# Simple Rules of Thumb for Investing

Perhaps less well known than Markowitz's modern portfolio theory (MPT) is the subsequent work of Merton and Samuelson. This is a shame because while MPT only concerns itself with optimizing investing in a single time period, Merton's portfolio model concerns itself with optimizing over time, where it is possible to change asset allocation and consumption in response to portfolio performance. This is far closer to the problem faced by most investors. Unfortunately the math involved is quite complex. I've been trying to derive some very simple rules of thumb for stock/bond asset allocation and consumption planning using Merton's portfolio model and the current returns environment as a guide. Here is what I came up with:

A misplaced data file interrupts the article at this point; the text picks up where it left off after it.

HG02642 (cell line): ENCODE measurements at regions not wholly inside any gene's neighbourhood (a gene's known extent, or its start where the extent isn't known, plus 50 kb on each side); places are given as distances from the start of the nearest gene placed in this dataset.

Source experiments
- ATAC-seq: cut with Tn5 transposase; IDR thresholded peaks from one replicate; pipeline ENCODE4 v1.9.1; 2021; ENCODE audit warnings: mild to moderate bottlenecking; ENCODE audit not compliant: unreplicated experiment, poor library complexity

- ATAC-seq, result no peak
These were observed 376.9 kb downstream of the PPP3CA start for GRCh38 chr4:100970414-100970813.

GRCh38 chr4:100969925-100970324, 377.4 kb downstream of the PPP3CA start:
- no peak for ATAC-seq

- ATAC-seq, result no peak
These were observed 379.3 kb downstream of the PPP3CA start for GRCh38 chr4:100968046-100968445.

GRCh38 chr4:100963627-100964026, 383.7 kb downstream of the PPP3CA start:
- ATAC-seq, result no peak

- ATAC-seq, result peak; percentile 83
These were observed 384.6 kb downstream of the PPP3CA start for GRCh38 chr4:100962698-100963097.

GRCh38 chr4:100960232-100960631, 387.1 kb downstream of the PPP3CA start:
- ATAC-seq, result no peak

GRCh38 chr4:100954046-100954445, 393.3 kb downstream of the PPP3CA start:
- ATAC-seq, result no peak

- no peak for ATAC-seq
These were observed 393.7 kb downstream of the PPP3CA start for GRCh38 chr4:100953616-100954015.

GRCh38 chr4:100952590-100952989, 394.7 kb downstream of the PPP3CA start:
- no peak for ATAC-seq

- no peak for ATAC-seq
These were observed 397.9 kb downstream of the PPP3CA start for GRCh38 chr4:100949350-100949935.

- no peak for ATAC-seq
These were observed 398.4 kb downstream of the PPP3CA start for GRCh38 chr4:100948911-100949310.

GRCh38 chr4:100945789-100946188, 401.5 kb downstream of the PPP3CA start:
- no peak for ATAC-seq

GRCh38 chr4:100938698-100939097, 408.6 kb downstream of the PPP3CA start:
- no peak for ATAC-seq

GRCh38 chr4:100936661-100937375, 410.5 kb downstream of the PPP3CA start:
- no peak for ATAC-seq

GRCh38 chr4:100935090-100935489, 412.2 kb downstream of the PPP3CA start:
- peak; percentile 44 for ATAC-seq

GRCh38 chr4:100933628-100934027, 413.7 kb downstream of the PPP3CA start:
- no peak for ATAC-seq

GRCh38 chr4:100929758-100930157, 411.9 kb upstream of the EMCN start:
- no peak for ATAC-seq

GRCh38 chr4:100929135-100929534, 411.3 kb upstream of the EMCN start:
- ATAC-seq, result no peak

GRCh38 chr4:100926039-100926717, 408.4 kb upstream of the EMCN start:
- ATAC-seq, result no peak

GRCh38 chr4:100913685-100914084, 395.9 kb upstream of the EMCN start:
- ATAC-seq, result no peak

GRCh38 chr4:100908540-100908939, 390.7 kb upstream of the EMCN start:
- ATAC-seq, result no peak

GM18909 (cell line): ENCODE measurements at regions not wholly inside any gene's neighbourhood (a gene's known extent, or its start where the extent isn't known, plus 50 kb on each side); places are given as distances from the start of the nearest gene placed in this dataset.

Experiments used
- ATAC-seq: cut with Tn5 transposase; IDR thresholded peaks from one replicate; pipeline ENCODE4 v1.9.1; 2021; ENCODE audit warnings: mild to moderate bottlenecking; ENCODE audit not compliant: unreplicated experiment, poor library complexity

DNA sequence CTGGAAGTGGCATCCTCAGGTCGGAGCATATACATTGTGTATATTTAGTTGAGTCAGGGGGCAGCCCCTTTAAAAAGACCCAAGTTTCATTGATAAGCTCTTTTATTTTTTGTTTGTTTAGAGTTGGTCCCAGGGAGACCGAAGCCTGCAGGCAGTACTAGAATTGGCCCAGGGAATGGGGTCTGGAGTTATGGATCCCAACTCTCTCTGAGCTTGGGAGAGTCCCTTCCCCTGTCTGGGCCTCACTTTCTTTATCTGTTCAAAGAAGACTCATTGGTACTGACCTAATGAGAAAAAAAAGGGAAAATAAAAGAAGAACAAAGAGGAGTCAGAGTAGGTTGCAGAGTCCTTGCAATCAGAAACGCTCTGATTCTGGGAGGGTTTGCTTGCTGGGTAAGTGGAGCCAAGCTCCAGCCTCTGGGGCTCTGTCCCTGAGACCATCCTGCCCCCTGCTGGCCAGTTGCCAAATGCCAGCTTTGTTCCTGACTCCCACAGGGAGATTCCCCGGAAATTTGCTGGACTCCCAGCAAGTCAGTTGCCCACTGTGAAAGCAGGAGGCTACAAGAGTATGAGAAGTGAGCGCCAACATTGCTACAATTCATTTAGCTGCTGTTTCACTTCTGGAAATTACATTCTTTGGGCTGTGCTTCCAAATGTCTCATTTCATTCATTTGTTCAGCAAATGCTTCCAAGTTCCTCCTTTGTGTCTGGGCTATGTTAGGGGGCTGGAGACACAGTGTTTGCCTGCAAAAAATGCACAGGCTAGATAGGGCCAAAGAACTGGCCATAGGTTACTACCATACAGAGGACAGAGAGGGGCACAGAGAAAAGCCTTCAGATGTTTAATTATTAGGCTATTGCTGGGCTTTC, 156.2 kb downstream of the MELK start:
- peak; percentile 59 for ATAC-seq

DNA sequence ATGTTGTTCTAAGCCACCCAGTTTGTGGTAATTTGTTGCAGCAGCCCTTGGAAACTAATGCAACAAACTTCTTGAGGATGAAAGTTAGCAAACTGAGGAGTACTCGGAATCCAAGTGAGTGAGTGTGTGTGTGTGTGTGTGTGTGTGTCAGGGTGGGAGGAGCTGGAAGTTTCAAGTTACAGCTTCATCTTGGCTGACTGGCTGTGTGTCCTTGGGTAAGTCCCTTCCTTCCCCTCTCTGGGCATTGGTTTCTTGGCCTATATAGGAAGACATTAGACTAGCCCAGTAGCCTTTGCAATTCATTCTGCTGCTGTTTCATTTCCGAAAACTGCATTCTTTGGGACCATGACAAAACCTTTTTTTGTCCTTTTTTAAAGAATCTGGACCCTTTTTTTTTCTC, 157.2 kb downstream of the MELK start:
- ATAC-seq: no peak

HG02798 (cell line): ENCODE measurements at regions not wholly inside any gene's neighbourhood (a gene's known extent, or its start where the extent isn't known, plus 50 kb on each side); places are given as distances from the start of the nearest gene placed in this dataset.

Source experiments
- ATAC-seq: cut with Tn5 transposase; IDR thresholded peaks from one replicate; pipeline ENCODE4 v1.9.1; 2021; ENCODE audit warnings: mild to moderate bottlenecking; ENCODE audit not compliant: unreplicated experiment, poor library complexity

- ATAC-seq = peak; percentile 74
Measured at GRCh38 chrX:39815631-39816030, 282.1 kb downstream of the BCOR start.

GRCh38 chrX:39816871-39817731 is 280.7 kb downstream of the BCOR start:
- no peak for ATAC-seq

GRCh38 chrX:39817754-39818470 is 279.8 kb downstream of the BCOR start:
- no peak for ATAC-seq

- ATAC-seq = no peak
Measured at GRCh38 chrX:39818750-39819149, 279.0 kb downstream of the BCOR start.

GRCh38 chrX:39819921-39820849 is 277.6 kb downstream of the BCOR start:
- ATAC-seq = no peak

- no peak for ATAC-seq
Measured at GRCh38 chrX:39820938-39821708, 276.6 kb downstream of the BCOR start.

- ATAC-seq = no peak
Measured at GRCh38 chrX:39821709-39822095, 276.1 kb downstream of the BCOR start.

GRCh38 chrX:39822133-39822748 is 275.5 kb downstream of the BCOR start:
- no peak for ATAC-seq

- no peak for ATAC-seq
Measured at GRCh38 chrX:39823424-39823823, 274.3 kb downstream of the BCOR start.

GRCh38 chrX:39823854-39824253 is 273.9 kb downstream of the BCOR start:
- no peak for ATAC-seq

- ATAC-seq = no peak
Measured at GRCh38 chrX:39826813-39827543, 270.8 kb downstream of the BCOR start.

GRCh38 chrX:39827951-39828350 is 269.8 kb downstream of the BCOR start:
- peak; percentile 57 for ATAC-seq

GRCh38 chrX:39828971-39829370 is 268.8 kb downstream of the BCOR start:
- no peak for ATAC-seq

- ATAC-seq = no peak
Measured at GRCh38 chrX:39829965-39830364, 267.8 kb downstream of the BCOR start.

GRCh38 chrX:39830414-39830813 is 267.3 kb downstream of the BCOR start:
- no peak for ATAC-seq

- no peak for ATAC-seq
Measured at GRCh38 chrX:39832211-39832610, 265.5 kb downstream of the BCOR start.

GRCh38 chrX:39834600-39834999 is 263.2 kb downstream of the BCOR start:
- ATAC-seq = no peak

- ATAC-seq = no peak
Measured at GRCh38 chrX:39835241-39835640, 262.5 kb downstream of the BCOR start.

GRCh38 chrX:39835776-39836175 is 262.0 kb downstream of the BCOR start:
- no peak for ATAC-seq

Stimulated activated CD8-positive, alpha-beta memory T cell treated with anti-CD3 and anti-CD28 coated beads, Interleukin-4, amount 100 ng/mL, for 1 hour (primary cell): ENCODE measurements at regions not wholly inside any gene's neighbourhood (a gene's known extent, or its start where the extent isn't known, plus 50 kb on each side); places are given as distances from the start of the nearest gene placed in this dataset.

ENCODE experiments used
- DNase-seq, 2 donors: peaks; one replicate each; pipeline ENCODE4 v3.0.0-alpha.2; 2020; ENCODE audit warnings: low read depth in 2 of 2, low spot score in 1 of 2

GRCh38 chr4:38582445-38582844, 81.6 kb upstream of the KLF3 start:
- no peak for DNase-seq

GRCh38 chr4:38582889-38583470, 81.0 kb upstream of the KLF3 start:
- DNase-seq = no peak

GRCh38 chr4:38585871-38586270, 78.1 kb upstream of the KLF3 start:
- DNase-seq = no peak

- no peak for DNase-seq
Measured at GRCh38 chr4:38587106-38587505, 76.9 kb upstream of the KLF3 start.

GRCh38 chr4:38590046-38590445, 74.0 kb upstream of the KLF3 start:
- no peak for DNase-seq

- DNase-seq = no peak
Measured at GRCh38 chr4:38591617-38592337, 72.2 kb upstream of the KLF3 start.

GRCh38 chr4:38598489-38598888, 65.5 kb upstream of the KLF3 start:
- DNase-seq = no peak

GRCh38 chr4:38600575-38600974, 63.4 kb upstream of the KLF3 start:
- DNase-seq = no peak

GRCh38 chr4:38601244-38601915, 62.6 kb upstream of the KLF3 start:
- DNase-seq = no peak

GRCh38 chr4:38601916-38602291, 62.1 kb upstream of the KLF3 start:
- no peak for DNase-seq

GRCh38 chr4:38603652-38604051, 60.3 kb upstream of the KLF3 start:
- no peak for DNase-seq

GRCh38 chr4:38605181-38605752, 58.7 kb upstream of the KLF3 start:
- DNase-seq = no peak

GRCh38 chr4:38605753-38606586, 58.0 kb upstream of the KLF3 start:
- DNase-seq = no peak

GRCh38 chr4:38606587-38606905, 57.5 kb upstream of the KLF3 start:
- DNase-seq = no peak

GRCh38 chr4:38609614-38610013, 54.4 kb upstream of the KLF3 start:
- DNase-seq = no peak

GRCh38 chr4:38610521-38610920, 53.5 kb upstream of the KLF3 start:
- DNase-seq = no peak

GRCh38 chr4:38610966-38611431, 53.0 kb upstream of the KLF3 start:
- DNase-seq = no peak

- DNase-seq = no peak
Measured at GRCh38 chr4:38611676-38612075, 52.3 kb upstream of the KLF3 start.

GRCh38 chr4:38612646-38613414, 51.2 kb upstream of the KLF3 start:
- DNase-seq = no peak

stocks percent of portfolio = 50% with future income treated like bonds = 50% * (1 + If / W)

(but not to exceed your risk tolerance)

annual retirement portfolio consumption = W / e

both evaluated each year, where:

If = future income (expected value of future defined benefits and
retirement savings contributions without any discounting for
simplicity; will often be equal to annual Social Security multiplied
by life expectancy)

W = portfolio size

e = remaining life expectancy